Relentless the tide that brings men ashore. Continue reading “Relentless Tide”
There’s a certain stench that accompanies stagnant water. Waters that have risen and fallen with the same stretch of green floating across the top. With the same moss hanging off the trees. With the same plants rooted in the muck. There’s a certain stench to swamp water—waters that don’t churn very often.
And the stench is horrendous.
I claws up, into your nose, whether you like it or not, and it tends to linger long after you’ve left the swamp. In the smell, you can sense the old age of the water, the different types of mold that creeps along tree roots, the green muck that adorns the backs of the gators you pass by—their beady eyes lit up in the light of my lamp, glowing like dying coals.
Swamps, to put it nicely, are disgusting. Places to go and stay stagnant. Places to be when one wants to smell what dying is like. Places that have nothing new to offer.
Places that hold old, old waters.
And the old beasts that come with them.
They say he means death.
That seeing him ends your life. Or means that you’re going to die very, very soon. If you can hear his gallop, or can see his silhouette, it’s best if you get your affairs in order.
That’s what I’ve heard.
The tales they’ve always told about the black horse. The one that vanishes before dawn. He has no rider, and they say its because he’s only an omen. Only a warning.
He comes back later, they say.
Rider on his back.
And, guess who they say his rider is.
Guess who they say he belongs to.
For a while, I believed I was forgotten. That my skill and my hammer and my forge were all lost, somewhere beyond myths and legends. Dark in the minds of man. For a while, I believed that they’d stopped telling the tale. Stopped speaking of my works. For a while, I thought I’d never have another visitor.
And then, he showed up.
And when he walked into my forge, he knew where he was going. What he was doing. I realized then that it wasn’t a matter of being forgotten, but, rather, a matter of being feared.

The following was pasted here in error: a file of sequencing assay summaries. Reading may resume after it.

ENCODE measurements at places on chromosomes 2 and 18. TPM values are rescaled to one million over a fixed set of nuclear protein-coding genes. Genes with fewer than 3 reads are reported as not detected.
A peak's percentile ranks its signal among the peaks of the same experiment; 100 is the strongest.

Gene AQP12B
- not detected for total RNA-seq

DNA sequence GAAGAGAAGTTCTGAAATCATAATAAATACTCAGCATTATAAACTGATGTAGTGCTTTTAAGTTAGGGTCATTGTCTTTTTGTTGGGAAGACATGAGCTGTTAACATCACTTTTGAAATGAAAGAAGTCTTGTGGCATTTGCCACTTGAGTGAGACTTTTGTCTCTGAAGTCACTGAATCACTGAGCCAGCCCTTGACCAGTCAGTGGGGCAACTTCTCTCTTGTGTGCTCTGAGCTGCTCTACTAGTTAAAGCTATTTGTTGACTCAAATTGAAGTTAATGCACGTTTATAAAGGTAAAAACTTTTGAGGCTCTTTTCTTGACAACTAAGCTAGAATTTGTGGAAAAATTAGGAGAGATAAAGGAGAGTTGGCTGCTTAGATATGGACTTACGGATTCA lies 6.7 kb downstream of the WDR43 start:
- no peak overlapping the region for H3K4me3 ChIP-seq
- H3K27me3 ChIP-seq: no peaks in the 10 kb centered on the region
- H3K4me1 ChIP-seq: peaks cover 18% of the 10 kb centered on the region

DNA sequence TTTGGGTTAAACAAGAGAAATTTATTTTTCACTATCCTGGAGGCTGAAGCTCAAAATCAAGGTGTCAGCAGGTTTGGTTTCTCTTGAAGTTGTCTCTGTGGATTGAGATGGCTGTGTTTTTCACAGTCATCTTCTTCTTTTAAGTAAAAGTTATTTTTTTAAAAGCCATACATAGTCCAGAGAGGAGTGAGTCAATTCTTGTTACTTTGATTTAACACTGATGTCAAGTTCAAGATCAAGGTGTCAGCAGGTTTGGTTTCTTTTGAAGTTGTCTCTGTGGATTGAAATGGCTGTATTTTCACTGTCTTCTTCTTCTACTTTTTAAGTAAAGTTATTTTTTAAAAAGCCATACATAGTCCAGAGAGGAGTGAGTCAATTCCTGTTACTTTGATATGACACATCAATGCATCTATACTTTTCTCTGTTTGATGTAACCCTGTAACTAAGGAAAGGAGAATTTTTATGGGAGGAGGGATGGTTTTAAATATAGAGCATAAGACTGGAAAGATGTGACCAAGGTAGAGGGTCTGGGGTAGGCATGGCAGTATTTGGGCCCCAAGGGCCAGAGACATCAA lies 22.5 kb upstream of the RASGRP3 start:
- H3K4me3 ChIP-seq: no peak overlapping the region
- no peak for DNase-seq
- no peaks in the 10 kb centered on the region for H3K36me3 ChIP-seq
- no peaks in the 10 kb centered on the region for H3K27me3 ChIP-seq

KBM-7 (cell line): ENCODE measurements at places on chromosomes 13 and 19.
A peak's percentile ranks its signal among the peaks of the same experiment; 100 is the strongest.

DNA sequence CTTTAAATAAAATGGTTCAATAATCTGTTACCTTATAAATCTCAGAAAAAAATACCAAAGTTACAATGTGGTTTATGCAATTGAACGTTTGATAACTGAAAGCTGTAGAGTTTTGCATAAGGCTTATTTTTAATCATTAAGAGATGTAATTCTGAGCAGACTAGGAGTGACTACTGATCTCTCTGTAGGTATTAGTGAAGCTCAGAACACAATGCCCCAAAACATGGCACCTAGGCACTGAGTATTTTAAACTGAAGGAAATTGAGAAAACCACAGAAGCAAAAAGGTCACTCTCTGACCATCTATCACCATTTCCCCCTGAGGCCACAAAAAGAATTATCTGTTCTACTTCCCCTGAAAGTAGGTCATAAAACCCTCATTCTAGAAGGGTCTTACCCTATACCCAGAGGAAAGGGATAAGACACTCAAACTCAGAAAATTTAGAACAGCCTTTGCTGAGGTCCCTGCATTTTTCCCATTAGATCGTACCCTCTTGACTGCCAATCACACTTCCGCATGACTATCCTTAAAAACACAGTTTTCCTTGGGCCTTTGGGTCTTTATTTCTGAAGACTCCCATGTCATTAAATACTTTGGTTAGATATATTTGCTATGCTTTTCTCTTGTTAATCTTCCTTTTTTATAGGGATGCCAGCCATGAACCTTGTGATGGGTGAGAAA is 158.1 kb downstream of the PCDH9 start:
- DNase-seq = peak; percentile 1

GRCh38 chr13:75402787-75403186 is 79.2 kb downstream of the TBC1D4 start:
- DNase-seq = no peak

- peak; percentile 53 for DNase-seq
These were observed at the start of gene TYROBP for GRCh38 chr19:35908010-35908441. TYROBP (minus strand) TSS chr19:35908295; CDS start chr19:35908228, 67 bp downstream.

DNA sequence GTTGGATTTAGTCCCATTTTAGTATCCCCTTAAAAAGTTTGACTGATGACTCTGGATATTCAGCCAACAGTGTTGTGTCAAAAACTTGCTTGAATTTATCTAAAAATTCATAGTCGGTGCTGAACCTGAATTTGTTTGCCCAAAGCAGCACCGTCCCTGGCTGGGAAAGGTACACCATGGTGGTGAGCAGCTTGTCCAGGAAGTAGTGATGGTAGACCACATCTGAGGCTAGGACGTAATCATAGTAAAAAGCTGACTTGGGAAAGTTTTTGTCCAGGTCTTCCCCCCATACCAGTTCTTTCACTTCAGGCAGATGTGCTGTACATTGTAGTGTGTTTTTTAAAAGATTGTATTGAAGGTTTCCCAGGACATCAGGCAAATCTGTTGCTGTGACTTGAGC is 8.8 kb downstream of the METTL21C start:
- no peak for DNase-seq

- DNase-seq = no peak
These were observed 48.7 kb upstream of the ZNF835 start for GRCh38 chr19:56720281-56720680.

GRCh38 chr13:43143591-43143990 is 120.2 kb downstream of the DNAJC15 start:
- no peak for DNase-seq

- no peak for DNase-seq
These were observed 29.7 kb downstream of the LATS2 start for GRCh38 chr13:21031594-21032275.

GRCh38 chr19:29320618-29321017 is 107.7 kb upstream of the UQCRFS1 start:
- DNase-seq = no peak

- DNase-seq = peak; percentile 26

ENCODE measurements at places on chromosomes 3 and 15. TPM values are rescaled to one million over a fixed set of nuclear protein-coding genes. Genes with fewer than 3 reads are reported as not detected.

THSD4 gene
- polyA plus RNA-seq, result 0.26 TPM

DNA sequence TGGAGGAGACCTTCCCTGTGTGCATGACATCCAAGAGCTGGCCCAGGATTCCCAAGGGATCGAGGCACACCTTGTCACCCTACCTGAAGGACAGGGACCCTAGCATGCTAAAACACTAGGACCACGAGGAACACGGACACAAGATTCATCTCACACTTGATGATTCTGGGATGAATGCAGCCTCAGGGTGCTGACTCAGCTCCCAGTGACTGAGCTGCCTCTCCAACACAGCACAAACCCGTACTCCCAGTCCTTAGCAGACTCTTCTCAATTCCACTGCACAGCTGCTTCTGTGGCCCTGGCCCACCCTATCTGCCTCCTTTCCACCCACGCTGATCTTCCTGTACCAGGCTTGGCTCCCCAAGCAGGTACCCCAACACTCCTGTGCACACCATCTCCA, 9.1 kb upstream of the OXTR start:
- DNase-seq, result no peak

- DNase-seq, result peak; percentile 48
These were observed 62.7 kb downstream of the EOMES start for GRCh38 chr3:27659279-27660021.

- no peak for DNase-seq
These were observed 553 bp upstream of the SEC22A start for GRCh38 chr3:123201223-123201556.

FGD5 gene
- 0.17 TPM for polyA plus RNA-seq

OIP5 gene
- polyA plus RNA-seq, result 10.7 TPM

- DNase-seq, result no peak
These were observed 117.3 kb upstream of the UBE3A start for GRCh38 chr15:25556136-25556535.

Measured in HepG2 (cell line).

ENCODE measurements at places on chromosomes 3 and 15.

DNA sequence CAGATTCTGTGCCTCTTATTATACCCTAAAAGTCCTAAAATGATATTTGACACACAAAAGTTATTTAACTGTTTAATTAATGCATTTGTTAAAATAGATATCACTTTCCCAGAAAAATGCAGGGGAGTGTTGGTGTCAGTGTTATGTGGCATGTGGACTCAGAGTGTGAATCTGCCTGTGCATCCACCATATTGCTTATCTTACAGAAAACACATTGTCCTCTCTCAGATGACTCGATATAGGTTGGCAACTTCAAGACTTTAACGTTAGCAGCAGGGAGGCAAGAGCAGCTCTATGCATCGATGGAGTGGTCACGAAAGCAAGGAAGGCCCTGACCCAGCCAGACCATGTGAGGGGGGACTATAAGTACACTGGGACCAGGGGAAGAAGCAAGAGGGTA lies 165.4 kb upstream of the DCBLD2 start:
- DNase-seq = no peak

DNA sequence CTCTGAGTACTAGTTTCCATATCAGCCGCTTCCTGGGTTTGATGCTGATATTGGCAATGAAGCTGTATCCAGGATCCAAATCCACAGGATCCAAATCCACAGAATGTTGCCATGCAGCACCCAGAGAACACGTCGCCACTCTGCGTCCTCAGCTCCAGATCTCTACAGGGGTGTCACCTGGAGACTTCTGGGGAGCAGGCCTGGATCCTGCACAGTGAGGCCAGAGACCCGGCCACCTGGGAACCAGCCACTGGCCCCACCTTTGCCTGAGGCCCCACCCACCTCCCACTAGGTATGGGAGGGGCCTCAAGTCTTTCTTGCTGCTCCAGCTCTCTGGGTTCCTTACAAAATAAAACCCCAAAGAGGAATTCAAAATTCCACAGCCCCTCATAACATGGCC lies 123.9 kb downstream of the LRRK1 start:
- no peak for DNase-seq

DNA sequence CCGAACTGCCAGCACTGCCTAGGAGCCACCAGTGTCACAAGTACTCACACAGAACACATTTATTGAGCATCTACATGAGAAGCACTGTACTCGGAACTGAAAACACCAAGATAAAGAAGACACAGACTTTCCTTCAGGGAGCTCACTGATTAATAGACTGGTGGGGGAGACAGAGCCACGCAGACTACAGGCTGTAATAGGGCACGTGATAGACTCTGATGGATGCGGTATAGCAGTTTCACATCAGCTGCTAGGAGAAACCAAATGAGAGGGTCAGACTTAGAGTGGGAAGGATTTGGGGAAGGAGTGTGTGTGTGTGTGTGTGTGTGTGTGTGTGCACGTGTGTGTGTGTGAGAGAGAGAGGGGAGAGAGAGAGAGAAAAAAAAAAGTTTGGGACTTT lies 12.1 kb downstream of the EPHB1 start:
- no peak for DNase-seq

Why else would you memorize a land not of your own?
For the sake of keeping your head, yes?
As he approached my forge, his eyes shifted around the room. Cataloguing everything in sight. Ready for something to pounce, to jump at him. To make an attempt on his life.
He walked into my forge—my home—fearful.
Determined, and yet:
Very much afraid.
At least they’ve got that much right.
My works are nothing to scoff at. My hands building only the finest of beasts. My forge brutal, a fire that shows no mercy.
Mercy makes for weak metal, anyway.
For making creatures that are not-quite-so-mythical beasts.
There is no room for a cool fire.
Not in my forge.
He walked in, afraid, and yet…
He knew exactly what he wanted.
Though I don’t think he realized what kind of hell I’d have to make first, in order for him to get it.
Foolish mortals. Continue reading “Rise Again”
There is a tale I’ve heard told about an ancient king. Glendower, the Raven King. He sleeps in the forest somewhere, or so I’ve heard. Waiting for the waker—waiting to join us, the living, once again. Somewhere, Glendower sleeps, dreaming of the day he will be woken. Eager to walk through his lands once again.
Eager to grant the waker a wish.
That’s the tale I’ve heard told.
The tale of The Raven King.
A magical king. A wish-granter. A sleeper whose quiet breaths are full of life.
I’ve heard the tale of that king. Heard it several times, actually.
There’s more to the story than what there appears.
You see, I believe that something isn’t adding up.
There are… things… that can’t be explained by that tale.
Things that we, the listeners, have screwed up.
Things that we got wrong. Continue reading “King of Crows”
Fog coated the ground, oozing from some unseen place. Skirting along our feet as it snaked its way over the dead, dry ground. Souring the earth further with its muggy breath, leaving a chill to nip at my spine as leisurely as it pleased.
I hated it.